Carbon Politics in Oz: A Peek Behind The Curtain
Australia's action to put a price on carbon cheered me up a bit. A brief study of the political tea leaves quickly destroyed the feeling.
Consider this aggregation of Oz political poll data plotted over the time period since the government that is proposing this climate action now was elected:
The people who are pushing this carbon tax through are the ones represented by the red line. Support for this government has been sliding downward since it was elected in September 2010. By mid February 2011, the slide started looking more like the accelerating disintegration of Greenland's ice.
Prime Minister Gillard’s Labour Party, which governs on the basis that it can control the House with the help of the Greens and some Independents, has 76 votes. The Opposition Liberal/National coalition has 74 votes. One death or resignation could end this government. The non-Labour members of the governing coalition can jump ship any time
The Nielsen polling group describes the situation in starker terms. Vagaries of the proportional electoral system in Oz mean that the aggregation of polls chart I started this post with includes as supporters for Labour some voters who prefer and will vote for other parties. Only 27% of the electorate told Nielsen in late June that they support Labour as their primary choice. According to the Nielsen website, this “is the lowest for any major party in the 39 year history of the Federal Nielsen Poll".
The Prime Minister, Julia Gillard:
Things recently got worse: a June 28 Newspoll has it that Prime Minister Gillard “has sunk below Tony Abbott as preferred Prime Minister for the first time”. Discussion of Gillard's general prospects at that time in The Economist is here.
“Her satisfaction rating has now dropped by 22 points since she announced a carbon tax”
Gillard is being publicly roasted by the herds who support her opposition, as a "liar", for saying she would not introduce a measure like this back when she was asking Oz to vote her in. She appeared, close to tears, at the Oz National Press Club saying she's decided ''to do right for the country'', adding: ''if you don't do what is right for the nation, then you shouldn't be Prime Minister''.
Because her party failed to win enough seats to form a government without the support of the Green Party, its ram a carbon price through and/or die, or die.
(The politicians out selling this are emphasizing renewables even though the targets are a daunting 80% CO2 reduction by 2050 combined with a vigorous expansion of general economic activity. No one, in the hours of political interviews on Australian radio I tuned into yesterday, was attempting to sell nukes. Carbon capture was mentioned once. Government studies assume 30% of Oz electric power will still be provided by coal in 2050, using carbon capture. Some business types are complaining too much revenue from this tax is going to be wasted on proving the Green renewables dream is too expensive to work. This discussion, recorded in early June, has utility executives in Oz claim their cost data supports nukes over carbon capture. One stated his Chinese contacts are saying it is getting realistic to believe that all Oz will have to do is call China to order Western designed Chinese built turnkey nukes for 30 month delivery.)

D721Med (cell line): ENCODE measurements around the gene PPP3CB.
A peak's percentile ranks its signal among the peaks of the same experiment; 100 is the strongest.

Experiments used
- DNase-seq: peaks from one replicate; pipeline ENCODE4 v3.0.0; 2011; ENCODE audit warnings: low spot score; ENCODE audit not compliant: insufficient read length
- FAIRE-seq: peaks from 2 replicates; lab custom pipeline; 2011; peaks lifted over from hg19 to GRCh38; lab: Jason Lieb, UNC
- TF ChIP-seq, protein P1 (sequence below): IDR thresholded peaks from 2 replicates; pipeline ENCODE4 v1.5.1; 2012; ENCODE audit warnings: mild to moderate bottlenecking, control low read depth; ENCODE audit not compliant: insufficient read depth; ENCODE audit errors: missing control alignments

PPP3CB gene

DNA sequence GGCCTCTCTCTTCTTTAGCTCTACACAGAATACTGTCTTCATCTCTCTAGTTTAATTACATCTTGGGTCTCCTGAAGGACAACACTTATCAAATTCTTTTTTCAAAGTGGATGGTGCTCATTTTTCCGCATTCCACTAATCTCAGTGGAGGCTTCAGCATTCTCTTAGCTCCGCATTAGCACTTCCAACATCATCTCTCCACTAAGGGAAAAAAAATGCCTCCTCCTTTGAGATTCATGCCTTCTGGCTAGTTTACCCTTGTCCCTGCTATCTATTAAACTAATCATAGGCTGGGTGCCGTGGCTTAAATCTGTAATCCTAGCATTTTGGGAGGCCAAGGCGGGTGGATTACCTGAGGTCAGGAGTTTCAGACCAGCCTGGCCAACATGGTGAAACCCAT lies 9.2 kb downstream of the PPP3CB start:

This carbon price news is merely an announcement of intent to pass a specific piece of legislation. The far more popular Opposition coalition has said they will oppose it every step of the way. If no one bolts, dies or resigns in a seat the Opposition can win and the Prime Minister persists in ramming it through in the face of polling like the proposal will become law.
The Opposition is promising to make the next election campaign a referendum on this tax.
Tony Abbott, Leader of the Opposition
Abbot is one of those climate deniers who pretends he would support action if only the rest of the world would do so, or if action was taken in some way other than what any proposal for action on the table in front of him is, etc. This Youtube clip captures his position. A brief history of his climate positions is maintained here.
Although putting a price on carbon has been tried in Oz once before and the possibility was suspected to be in the cards if Gillard was elected Prime Minister to govern the country, here's what Nielsen polling shows about how support for such policy has held up since the election:
Extensive discussion of how support for the general idea of doing something about climate change crumbled away once a specific proposal was put on the table in Oz last time is here.
Among geezers 60 years old and over, the “Not prepared to pay anything” was 43% by 2010. Something like this almost makes you feel like supporting US Republican Party proposals to adamantly refuse to pay the level of taxes our parents did when they supported their parents in their old age even as it becomes crystal clear this means shovelling "there but for fortune go you or I" geezers out onto the streets to die in some numbers. And I'm 61 years old.
David Lewis: I made pottery in rural Canada for a number of years starting in the early 1970s. When scientists confirmed what the Antarctic ozone hole was in 1987 I felt a call to understand what was happening to the atmosphere. I was a delegate to the Toronto Changing Atmosphere conference of 1988. I told the scientists I met there that I was an artist, but I could read their journals, ...
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